Still Life & Macro Photographers

Mark Condon Shotkit

I love a good tilt-screen! Checking out the build of the Nikon Z6 in my back garden.

I'm a full-time wedding photographer originally from the UK, currently residing in a small town near Byron Bay in Australia. I've been shooting weddings professionally for close to 10 years, having traveled all over the world doing what I love.

Occasionally I'll get paid to photograph families, events and even real estate, but weddings are my bread and butter.

I'm also the founder of Shotkit, having created it back in 2014 to peek inside the bags of my favourite photographers.

When I'm not reviewing the latest camera bag or testing out editing software, you can find me on some form of leg-powered two-wheeler, be it my gravel, road or mountain bike.

... although I am thinking about getting an e-mtb too :)

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Looking to find the right gear for your still life or macro photography?

Maybe it’s a genre you’re keen to get into but you have no idea where to start. Or maybe you have some experience but want to improve your still life or macro photography game.

Well, here’s a resource that can help. We’ve asked some still life and macro photographers to open up their camera kits and tell us all about what’s inside.

This can help you in a few different ways. Firstly, you’ll get to see some of their work – and seeing the work of others is always a good way to expand your horizons and find inspiration.

And secondly, you can learn from the trial and error they’ve been through to get their camera equipment where it is today. Why do they use particular lenses? What do they love about their chosen camera body? And what other extras have helped them take their photography to the next level?

It should be noted that gear tends to differ – lenses especially – between still life and macro photography.

If you have a penchant for taking extremely close-up images of tiny things, you’re going to fall more into the macro category.

If you like taking close-ups of objects more generally (though not necessarily with ample magnification), and if the arrangement of those objects matters to the end result, you’re probably partaking in some kind of still life shoot.

Still life is basically any image that captures an artistic arrangement of inanimate objects. Flowers and fruit are the most traditional subjects, as often spotted in paintings by the old masters.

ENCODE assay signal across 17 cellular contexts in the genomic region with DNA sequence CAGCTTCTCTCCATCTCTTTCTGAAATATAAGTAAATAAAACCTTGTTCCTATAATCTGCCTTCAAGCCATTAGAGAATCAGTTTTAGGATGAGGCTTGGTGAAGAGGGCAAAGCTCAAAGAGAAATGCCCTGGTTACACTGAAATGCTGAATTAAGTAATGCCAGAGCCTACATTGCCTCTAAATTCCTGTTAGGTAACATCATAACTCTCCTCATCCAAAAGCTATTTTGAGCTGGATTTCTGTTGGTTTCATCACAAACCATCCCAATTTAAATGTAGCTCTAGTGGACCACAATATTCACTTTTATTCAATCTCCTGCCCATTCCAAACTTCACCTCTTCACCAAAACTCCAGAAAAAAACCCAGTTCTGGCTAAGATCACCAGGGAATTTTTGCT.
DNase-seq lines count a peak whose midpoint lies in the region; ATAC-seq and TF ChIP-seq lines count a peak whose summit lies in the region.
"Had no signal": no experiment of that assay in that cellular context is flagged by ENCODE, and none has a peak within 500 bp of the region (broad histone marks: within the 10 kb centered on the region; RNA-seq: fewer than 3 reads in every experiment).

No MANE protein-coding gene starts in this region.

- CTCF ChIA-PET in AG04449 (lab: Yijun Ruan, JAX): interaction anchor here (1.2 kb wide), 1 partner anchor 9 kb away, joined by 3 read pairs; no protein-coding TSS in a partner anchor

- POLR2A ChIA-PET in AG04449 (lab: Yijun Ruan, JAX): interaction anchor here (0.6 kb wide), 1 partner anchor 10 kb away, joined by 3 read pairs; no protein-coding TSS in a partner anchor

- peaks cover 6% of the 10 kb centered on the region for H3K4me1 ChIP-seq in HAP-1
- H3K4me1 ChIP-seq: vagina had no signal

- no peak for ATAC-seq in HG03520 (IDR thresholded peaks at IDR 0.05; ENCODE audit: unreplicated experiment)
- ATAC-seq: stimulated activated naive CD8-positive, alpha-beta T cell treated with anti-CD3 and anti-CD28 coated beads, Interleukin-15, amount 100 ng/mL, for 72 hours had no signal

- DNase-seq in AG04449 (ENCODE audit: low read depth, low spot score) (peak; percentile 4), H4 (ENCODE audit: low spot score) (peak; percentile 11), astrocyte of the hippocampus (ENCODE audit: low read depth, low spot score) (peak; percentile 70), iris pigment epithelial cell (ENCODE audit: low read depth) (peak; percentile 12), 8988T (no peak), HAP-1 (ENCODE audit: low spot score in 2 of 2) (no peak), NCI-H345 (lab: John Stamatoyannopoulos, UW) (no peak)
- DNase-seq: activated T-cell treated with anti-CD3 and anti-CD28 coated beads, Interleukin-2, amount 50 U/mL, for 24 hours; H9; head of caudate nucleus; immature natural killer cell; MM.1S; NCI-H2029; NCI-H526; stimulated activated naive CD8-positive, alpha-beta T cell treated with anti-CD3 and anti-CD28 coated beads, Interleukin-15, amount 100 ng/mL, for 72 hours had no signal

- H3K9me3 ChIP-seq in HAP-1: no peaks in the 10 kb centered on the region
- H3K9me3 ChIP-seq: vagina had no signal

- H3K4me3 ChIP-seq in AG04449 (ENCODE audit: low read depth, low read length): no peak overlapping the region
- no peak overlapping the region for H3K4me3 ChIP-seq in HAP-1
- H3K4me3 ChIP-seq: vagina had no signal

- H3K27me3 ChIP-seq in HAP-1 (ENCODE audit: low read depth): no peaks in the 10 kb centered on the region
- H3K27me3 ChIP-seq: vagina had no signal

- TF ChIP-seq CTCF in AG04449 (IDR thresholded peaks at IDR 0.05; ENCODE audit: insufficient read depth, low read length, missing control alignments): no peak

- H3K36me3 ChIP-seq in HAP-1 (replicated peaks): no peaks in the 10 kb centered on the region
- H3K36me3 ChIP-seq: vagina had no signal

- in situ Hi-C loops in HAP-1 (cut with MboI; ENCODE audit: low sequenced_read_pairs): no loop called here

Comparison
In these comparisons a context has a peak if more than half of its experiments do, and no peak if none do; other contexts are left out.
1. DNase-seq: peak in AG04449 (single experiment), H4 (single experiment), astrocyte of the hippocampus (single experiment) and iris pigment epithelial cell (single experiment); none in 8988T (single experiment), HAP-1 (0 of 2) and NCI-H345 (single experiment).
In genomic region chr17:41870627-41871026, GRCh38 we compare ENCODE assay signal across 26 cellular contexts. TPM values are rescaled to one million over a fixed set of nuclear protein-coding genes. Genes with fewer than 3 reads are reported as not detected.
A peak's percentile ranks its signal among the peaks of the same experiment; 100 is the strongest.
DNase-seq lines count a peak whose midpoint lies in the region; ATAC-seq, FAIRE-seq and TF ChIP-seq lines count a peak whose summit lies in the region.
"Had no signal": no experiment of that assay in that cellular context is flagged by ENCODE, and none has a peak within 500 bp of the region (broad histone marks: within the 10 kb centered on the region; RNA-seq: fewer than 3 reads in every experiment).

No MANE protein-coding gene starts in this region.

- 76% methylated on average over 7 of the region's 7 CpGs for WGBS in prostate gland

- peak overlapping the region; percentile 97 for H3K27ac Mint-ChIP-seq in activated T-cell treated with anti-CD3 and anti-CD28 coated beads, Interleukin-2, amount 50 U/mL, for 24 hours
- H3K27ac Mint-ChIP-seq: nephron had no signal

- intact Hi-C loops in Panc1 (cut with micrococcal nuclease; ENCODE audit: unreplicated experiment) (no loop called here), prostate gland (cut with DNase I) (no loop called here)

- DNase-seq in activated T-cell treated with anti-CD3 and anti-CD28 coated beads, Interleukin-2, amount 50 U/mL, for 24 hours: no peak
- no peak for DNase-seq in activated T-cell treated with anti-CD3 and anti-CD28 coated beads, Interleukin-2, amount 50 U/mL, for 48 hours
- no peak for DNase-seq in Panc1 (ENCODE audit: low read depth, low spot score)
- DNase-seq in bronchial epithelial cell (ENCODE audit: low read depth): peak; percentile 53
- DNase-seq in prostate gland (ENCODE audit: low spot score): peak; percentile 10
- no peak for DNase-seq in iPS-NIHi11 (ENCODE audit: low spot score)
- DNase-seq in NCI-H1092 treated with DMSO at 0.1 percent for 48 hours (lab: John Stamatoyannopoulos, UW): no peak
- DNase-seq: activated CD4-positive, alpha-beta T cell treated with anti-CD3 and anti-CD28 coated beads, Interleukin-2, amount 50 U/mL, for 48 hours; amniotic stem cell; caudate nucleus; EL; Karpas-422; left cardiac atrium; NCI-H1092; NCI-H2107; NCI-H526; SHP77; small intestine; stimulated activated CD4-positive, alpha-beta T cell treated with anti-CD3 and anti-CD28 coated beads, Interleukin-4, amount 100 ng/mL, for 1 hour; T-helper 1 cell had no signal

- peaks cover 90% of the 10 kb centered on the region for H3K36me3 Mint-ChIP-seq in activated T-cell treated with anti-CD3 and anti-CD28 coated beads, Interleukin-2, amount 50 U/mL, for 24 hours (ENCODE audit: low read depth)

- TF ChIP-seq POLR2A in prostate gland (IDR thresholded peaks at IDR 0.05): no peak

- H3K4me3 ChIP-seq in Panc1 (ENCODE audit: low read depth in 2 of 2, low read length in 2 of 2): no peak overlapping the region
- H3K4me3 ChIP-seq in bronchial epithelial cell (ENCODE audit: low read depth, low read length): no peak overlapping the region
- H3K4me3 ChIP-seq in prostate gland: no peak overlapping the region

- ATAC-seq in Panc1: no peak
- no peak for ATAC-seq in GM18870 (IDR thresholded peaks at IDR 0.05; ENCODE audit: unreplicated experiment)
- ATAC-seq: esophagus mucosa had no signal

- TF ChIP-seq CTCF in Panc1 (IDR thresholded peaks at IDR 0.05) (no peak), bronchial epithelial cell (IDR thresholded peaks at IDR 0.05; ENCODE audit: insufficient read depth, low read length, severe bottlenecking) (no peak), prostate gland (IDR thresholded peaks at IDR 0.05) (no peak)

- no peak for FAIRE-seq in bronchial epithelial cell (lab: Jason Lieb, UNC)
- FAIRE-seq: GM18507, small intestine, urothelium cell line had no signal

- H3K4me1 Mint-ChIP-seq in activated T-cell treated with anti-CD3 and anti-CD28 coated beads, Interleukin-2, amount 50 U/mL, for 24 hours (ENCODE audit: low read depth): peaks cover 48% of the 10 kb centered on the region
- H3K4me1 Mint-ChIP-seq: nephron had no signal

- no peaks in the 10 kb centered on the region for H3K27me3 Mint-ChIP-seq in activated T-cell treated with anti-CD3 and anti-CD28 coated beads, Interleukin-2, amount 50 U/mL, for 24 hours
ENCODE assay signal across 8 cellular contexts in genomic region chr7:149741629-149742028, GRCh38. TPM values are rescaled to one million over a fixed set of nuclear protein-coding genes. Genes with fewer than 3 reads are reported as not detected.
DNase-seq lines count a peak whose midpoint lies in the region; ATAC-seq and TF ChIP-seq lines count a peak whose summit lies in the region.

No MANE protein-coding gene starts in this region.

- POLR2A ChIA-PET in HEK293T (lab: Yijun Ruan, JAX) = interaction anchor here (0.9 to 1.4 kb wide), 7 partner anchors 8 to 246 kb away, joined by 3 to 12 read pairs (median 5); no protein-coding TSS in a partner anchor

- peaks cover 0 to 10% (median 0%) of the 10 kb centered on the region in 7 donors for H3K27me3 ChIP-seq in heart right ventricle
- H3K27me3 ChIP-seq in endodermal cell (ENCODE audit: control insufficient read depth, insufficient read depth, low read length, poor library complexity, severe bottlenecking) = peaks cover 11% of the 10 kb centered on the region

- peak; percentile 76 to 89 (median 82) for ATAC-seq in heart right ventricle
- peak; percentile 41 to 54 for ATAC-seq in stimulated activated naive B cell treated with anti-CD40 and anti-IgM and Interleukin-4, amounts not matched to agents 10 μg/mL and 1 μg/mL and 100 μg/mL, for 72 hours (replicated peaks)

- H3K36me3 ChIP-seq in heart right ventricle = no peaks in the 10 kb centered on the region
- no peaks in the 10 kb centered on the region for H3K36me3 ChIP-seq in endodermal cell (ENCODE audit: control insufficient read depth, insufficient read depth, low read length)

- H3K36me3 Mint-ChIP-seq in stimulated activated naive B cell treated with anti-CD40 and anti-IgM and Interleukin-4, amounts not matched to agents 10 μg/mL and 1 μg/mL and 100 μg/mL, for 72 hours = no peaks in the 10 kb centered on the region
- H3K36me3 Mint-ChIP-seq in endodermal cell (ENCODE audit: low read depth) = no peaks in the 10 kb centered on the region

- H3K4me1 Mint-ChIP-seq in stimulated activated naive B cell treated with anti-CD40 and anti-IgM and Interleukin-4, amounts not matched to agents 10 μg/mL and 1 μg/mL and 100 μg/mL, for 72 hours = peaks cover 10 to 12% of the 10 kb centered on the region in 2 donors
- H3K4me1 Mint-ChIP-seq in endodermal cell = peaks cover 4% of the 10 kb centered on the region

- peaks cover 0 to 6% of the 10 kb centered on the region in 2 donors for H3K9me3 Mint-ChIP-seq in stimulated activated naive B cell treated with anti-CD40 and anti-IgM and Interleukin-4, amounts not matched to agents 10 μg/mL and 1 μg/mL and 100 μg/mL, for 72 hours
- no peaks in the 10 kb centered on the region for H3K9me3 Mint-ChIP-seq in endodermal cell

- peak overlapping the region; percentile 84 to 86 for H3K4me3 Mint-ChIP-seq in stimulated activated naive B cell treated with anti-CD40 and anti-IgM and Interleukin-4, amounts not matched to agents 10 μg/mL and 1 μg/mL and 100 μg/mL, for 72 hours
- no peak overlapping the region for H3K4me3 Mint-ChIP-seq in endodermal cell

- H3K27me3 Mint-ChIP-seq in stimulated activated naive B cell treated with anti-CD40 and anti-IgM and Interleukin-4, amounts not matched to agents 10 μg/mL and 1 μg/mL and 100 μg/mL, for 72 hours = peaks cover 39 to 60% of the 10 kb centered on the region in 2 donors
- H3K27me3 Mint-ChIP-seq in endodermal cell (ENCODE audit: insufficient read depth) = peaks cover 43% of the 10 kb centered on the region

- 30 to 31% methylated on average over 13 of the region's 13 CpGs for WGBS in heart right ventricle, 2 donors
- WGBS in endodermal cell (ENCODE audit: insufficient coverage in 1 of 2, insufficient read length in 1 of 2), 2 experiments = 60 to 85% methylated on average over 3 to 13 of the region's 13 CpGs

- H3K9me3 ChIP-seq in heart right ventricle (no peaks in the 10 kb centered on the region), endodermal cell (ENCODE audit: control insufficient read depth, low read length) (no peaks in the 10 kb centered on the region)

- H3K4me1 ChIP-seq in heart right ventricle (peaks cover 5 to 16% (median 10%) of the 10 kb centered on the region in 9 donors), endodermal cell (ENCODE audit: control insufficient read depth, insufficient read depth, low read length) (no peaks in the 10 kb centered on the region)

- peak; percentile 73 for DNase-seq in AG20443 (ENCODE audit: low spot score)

Nowadays, your arrangements don’t have to include bowls of grapes and dramatically draped bodies of pheasants to be classed as still life (good news, right?).

Still life photography can be realistic or surrealistic, artistic or commercial, modern or classic, and can feature pretty much any object you want to throw at it.

It can even feature products from brands in advertising campaigns, thus overlapping with other genres like fashion and lifestyle photography.

Macro, on the other hand, tends to focus on super-tiny subjects like insects, small animals, the pollenous hearts of flowers in bloom, or droplets of water on a branch… Those minute and barely perceptible worlds that become suddenly breathtaking when magnified.

Cameras used for still life and macro really depend on the preference of the photographer. These days, plenty of mirrorless cameras will match up to or even surpass the quality offered by DSLRs.

That said, one thing to bear in mind is that an electronic viewfinder makes macro work easier than if you’re relying on an LCD screen alone.

Macro photography also requires macro lenses. You might notice that many macro photographers prefer longer focal lengths as this allows them to get more working distance from the subject when needed.

This is particularly useful when photographing a small creature that won’t take too kindly to you looming right over it with your big scary camera.

Beyond cameras and lenses, you might find other interesting equipment in the kits of still life and macro photographers. Lighting gear, for example, and little bits and pieces that help to create a backdrop and style the shot.

Check out the features of these still life and macro photographers to learn more about what’s in their bags and how they use it. You’ll be sure to gain some insights for your own photography journey.